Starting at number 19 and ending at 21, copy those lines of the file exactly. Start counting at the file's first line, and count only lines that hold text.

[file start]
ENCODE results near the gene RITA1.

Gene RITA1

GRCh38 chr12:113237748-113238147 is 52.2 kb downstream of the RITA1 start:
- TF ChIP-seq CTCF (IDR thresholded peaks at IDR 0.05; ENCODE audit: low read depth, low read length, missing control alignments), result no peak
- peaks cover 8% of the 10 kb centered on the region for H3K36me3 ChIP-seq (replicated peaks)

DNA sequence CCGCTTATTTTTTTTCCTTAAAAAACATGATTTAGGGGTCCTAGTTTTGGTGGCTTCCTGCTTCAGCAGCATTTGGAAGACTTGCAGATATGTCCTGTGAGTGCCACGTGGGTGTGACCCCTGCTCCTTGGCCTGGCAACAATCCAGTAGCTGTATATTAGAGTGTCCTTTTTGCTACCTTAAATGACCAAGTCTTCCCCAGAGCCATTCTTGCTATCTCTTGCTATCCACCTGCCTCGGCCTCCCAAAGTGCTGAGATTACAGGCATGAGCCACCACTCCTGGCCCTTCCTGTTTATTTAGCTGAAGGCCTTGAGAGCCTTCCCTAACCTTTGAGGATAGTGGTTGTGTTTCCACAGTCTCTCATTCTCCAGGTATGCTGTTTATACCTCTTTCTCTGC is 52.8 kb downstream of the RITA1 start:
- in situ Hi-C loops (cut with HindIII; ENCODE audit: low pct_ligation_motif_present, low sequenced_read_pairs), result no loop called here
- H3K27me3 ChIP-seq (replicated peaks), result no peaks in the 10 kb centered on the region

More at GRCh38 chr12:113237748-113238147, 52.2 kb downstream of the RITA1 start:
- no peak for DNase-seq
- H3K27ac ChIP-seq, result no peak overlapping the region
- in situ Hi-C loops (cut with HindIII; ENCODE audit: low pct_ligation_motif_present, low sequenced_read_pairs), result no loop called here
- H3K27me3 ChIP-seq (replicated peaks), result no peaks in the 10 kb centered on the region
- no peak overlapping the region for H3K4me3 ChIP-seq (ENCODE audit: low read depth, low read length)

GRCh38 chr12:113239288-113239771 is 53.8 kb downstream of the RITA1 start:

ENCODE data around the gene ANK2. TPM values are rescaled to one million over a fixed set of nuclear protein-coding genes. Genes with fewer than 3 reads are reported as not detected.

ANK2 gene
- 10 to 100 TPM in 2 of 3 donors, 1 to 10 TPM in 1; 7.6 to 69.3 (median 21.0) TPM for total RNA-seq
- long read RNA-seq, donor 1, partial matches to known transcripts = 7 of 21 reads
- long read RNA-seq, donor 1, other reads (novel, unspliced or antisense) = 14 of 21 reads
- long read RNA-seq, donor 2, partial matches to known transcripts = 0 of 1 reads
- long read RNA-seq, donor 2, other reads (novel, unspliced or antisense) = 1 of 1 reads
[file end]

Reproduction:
- long read RNA-seq, donor 1, partial matches to known transcripts = 7 of 21 reads
- long read RNA-seq, donor 1, other reads (novel, unspliced or antisense) = 14 of 21 reads
- long read RNA-seq, donor 2, partial matches to known transcripts = 0 of 1 reads